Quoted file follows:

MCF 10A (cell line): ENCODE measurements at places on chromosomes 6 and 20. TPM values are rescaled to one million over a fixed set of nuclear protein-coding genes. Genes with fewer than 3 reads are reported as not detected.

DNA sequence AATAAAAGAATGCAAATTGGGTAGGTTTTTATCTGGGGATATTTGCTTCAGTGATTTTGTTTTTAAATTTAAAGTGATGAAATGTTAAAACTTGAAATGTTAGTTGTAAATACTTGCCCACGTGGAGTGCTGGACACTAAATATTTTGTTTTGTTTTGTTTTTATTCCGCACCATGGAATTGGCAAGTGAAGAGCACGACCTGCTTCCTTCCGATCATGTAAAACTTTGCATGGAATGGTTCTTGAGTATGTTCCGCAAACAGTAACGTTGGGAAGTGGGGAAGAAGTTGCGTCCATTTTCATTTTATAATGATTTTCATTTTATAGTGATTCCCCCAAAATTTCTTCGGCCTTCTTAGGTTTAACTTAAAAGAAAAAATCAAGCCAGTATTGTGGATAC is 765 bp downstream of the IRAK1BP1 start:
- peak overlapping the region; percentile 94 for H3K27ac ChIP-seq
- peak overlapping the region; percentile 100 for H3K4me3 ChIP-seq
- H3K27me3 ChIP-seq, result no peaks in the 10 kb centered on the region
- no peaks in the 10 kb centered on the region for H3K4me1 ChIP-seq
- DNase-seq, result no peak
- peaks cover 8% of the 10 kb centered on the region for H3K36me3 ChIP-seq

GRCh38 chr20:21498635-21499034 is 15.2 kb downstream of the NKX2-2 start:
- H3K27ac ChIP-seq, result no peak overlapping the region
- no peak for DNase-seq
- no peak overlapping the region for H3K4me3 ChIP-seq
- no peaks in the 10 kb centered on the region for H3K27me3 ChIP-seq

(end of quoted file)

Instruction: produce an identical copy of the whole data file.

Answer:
MCF 10A (cell line): ENCODE measurements at places on chromosomes 6 and 20. TPM values are rescaled to one million over a fixed set of nuclear protein-coding genes. Genes with fewer than 3 reads are reported as not detected.

DNA sequence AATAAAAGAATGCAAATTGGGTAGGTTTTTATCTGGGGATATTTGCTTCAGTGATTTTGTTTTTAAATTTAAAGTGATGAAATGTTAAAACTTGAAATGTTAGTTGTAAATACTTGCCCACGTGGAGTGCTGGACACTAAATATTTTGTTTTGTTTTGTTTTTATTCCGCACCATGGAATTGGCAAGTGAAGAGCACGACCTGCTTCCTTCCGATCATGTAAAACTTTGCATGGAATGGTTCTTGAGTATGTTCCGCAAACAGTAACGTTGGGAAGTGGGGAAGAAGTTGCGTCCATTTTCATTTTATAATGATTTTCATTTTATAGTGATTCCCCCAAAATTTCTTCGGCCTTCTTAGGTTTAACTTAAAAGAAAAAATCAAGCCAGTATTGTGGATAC is 765 bp downstream of the IRAK1BP1 start:
- peak overlapping the region; percentile 94 for H3K27ac ChIP-seq
- peak overlapping the region; percentile 100 for H3K4me3 ChIP-seq
- H3K27me3 ChIP-seq, result no peaks in the 10 kb centered on the region
- no peaks in the 10 kb centered on the region for H3K4me1 ChIP-seq
- DNase-seq, result no peak
- peaks cover 8% of the 10 kb centered on the region for H3K36me3 ChIP-seq

GRCh38 chr20:21498635-21499034 is 15.2 kb downstream of the NKX2-2 start:
- H3K27ac ChIP-seq, result no peak overlapping the region
- no peak for DNase-seq
- no peak overlapping the region for H3K4me3 ChIP-seq
- no peaks in the 10 kb centered on the region for H3K27me3 ChIP-seq